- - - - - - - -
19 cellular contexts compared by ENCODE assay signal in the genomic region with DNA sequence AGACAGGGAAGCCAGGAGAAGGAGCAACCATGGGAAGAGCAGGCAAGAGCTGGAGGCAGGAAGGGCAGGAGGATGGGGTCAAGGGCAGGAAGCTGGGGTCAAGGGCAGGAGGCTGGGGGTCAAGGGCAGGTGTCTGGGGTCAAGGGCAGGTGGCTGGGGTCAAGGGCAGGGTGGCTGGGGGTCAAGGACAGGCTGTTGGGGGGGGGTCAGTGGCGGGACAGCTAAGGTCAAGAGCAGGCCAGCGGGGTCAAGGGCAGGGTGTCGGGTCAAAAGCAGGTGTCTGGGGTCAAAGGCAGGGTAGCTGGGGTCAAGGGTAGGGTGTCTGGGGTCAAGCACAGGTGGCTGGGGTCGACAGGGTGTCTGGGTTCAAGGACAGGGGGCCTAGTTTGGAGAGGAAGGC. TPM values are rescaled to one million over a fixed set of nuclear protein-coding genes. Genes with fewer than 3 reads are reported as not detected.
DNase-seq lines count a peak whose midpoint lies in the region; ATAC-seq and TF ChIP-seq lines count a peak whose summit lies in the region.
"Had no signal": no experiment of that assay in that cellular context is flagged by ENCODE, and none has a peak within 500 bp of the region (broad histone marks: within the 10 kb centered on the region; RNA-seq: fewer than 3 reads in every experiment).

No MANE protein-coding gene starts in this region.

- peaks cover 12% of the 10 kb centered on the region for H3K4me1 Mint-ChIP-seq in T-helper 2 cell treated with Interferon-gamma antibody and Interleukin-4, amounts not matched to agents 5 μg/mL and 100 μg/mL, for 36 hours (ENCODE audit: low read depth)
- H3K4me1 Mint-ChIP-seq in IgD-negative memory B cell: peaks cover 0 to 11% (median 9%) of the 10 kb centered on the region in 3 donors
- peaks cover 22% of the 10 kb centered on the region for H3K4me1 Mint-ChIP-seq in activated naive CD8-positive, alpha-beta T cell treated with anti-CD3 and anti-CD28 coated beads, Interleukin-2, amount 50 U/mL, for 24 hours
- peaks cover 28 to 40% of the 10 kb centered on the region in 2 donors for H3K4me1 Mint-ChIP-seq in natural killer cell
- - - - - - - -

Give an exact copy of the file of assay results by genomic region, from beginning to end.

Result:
19 cellular contexts compared by ENCODE assay signal in the genomic region with DNA sequence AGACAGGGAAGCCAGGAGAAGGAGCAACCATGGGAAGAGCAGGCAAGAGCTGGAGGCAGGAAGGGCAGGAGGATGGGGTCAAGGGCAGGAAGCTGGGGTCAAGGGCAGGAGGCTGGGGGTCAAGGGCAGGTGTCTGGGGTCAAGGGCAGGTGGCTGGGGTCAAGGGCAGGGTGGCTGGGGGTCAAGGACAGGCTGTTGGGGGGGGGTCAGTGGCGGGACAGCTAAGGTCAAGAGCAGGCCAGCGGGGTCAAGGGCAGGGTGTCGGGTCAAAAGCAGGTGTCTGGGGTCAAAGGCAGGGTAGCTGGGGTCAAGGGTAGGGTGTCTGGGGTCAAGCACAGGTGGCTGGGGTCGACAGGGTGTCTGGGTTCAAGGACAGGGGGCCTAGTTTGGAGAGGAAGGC. TPM values are rescaled to one million over a fixed set of nuclear protein-coding genes. Genes with fewer than 3 reads are reported as not detected.
DNase-seq lines count a peak whose midpoint lies in the region; ATAC-seq and TF ChIP-seq lines count a peak whose summit lies in the region.
"Had no signal": no experiment of that assay in that cellular context is flagged by ENCODE, and none has a peak within 500 bp of the region (broad histone marks: within the 10 kb centered on the region; RNA-seq: fewer than 3 reads in every experiment).

No MANE protein-coding gene starts in this region.

- peaks cover 12% of the 10 kb centered on the region for H3K4me1 Mint-ChIP-seq in T-helper 2 cell treated with Interferon-gamma antibody and Interleukin-4, amounts not matched to agents 5 μg/mL and 100 μg/mL, for 36 hours (ENCODE audit: low read depth)
- H3K4me1 Mint-ChIP-seq in IgD-negative memory B cell: peaks cover 0 to 11% (median 9%) of the 10 kb centered on the region in 3 donors
- peaks cover 22% of the 10 kb centered on the region for H3K4me1 Mint-ChIP-seq in activated naive CD8-positive, alpha-beta T cell treated with anti-CD3 and anti-CD28 coated beads, Interleukin-2, amount 50 U/mL, for 24 hours
- peaks cover 28 to 40% of the 10 kb centered on the region in 2 donors for H3K4me1 Mint-ChIP-seq in natural killer cell